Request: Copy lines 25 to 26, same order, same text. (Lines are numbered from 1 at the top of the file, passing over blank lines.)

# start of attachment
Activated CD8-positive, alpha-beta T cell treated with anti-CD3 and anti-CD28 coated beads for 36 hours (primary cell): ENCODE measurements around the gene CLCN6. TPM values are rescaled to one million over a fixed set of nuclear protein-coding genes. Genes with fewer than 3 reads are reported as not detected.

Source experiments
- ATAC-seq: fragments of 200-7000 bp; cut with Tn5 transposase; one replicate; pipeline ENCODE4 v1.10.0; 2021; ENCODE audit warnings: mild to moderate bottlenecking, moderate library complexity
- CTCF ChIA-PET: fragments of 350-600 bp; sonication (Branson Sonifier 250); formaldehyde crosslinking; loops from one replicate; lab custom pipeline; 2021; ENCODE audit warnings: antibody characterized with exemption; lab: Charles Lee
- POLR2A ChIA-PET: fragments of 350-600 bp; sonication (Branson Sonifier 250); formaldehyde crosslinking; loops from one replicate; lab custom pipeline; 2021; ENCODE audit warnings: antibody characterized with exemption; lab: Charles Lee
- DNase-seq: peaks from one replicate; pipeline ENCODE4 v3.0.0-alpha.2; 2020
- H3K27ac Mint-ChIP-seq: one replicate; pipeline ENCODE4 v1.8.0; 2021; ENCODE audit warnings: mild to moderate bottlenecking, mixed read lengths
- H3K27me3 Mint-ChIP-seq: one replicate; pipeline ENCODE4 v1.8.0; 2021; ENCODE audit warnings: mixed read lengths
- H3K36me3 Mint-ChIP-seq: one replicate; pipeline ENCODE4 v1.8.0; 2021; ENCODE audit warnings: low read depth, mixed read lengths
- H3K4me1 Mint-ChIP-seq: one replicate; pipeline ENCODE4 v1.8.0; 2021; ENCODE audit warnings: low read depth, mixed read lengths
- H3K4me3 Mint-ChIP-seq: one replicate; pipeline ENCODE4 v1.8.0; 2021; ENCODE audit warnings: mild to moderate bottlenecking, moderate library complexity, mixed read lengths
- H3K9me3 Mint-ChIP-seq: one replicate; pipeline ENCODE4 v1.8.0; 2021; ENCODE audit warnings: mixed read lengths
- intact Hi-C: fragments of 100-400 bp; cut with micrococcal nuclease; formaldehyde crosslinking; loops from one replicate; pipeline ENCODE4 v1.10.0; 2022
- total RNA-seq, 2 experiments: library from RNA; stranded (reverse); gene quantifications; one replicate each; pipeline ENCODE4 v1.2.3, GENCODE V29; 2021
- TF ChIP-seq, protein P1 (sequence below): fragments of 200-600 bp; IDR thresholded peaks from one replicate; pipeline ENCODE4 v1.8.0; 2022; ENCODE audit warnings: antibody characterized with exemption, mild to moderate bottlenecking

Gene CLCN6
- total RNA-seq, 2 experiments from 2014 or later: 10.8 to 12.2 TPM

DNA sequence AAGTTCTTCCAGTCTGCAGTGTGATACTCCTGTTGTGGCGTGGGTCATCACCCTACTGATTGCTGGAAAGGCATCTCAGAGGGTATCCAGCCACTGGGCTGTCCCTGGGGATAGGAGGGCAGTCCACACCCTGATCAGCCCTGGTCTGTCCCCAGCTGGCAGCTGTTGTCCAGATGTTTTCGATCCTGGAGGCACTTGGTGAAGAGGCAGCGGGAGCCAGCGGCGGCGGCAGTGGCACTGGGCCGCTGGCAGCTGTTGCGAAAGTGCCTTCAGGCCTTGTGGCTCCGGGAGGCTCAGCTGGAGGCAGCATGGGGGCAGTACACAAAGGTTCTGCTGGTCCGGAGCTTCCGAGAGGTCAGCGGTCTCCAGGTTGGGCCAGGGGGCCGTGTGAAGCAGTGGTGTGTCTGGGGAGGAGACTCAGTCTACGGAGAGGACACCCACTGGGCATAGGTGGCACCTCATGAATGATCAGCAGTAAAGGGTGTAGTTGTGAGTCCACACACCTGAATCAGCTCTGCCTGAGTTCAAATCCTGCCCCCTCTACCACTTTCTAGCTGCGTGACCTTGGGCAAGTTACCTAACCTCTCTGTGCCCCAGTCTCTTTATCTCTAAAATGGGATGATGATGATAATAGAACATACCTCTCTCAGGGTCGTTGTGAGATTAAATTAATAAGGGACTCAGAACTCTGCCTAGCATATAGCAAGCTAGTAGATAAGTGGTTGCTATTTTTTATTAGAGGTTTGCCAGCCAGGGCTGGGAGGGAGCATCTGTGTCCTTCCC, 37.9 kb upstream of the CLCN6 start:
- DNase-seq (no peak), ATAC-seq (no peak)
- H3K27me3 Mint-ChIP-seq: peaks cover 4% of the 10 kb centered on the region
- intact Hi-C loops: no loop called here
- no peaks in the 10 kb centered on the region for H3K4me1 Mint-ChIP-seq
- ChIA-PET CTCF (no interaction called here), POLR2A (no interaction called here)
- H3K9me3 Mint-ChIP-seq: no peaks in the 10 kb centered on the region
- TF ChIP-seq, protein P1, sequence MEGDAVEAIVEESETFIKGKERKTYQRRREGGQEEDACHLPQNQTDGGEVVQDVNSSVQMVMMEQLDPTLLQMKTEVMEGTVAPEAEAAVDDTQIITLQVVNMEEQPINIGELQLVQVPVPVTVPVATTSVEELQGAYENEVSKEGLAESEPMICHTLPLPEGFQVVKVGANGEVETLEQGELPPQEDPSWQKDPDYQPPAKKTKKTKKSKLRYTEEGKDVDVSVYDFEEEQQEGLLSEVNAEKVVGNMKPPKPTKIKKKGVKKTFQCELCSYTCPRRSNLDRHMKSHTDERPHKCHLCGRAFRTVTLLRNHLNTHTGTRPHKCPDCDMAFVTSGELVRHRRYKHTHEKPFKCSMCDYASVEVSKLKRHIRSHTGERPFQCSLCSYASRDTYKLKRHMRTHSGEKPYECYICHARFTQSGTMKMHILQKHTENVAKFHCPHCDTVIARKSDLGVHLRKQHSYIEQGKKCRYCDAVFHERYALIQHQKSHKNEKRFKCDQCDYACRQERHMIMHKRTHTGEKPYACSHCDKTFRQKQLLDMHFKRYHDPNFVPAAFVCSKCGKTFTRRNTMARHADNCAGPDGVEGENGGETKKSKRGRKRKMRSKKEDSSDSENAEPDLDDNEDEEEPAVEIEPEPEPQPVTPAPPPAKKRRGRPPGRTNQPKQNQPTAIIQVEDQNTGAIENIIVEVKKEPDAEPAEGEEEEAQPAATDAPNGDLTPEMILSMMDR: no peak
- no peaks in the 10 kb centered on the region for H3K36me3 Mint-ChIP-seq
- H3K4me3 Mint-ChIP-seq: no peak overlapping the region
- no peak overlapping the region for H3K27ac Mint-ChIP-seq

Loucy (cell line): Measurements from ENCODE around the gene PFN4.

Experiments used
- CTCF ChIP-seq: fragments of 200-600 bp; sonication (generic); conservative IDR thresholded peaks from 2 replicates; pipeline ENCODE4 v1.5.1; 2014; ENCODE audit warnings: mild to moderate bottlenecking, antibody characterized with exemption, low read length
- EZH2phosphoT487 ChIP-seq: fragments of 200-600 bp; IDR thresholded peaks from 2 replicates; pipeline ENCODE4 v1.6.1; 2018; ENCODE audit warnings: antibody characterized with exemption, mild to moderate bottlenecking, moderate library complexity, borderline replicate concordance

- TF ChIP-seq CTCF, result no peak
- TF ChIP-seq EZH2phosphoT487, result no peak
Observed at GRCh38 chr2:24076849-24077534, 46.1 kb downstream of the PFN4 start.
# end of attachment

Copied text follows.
- TF ChIP-seq, protein P1, sequence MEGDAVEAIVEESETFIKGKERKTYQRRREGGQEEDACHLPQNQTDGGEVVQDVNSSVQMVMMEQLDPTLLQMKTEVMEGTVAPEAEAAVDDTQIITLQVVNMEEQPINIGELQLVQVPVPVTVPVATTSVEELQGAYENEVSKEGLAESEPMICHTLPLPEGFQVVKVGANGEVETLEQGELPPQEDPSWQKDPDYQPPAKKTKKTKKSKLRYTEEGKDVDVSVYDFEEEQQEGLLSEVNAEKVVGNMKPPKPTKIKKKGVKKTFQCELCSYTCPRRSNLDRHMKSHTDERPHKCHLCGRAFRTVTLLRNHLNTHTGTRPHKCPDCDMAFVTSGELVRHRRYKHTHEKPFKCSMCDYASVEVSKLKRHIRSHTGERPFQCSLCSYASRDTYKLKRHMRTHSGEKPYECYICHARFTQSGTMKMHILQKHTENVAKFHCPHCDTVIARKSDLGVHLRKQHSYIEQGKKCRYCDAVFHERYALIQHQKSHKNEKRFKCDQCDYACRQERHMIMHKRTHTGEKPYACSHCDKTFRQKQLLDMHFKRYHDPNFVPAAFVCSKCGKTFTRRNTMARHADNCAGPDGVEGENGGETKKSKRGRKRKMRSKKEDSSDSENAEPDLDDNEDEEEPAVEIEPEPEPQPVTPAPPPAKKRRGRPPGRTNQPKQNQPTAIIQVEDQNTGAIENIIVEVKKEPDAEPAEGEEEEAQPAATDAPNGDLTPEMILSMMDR: no peak
- no peaks in the 10 kb centered on the region for H3K36me3 Mint-ChIP-seq